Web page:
A typical Holiday Train event goes something like this: the train arrives and pulls to a safe stop in front of the crowd. The stage door lowers and the band opens with its first song. After that, a brief presentation takes place with local food bank officials and other dignitaries. Once complete, the band resumes performing a mix of traditional and modern holiday-themed songs. The whole event lasts about 30 minutes. Once the band plays its farewell show, the boxcar door closes, and the train slips off to the next stop.
It's important to keep a safe distance away from the train so we can safely continue our journey.
All of the onsite arrangements, including parking and accessibility for the disabled, are made by the municipality. Please contact your town office to inquire.
Every year we receive dozens of requests from communities across our network for the Holiday Train to make a stop. With so many communities, it is always a challenge for us to determine the routing and schedule for the trains. We try to vary the stops from year to year to accommodate as many locations and food banks as possible.
2016: Calgary – Edmonton – Calgary – Banff - Golden
2015: Calgary - Lethbridge – Sparwood – Nelson - Radium; new in 2015: Provost - Wetaskiwin - Calgary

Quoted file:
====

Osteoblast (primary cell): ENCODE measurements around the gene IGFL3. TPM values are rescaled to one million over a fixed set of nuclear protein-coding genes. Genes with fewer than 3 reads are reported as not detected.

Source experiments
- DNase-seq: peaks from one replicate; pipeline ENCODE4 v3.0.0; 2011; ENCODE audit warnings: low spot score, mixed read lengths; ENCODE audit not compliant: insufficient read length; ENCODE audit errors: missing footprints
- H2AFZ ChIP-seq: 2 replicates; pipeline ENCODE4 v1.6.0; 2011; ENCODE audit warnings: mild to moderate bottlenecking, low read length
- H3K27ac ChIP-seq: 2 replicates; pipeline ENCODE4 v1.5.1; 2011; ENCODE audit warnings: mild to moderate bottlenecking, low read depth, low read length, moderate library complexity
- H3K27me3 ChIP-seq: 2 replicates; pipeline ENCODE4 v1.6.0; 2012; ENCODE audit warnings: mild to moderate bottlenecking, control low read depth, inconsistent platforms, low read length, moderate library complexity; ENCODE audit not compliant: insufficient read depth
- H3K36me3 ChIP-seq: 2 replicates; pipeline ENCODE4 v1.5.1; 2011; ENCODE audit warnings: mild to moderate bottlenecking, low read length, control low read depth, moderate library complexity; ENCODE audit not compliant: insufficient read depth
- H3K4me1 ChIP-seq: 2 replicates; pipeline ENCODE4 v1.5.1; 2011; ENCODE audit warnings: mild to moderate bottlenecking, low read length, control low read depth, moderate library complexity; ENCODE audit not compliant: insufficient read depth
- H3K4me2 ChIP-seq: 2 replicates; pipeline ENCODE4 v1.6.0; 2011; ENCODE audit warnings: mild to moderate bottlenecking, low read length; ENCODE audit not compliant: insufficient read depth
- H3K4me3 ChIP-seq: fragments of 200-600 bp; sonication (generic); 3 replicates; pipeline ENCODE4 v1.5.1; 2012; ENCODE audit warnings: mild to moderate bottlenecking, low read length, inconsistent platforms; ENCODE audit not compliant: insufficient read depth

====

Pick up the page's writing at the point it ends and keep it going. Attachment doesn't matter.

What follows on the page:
2014: Calgary – Edmonton – Calgary – Banff - Golden
2016: Broadview – Indian Head - Regina
2015: Bredenbury – Saskatoon – Macklin
2014: Broadview – Indian Head - Regina
We also only stop where Canadian Pacific owns track. If you live in a community serviced by another railway, our train will not reach you.
In September 2015, CP sold a portion of railroad stretching from Schenectady, NY, to Sunbury, PA. to the Norfolk Southern Railway. Since CP no longer owns this portion of track, we will not be operating the Holiday Train there.
The CP crew has many great memories from our visits to communities along this route. We offer our sincerest thanks to everyone for their enthusiasm for the program and their generous support for local foodbanks.
Because CP does not own the track through Michigan and Indiana, we are not able to provide information on when and where the train will be passing by. There is always potential that the train could be held at the Detroit border or parked as higher priority freight passes. Fans on social media often track the progress of the Holiday Train, so you may be able to find information there as the train goes along its journey. CP will be releasing more information on how fans can help each other track the train when the program launches on November 25. For now, here is a rough view of the route.
We encourage donations that support healthy food options, and suggest that you check with your local foodbank to find out what their wish list includes. Check out our Healthy Donations [AC3] campaign to learn more about donating nutritious food items.
Yes. We only ask that you bring food or a monetary donation for your local food bank. Representatives will be onsite collecting donations.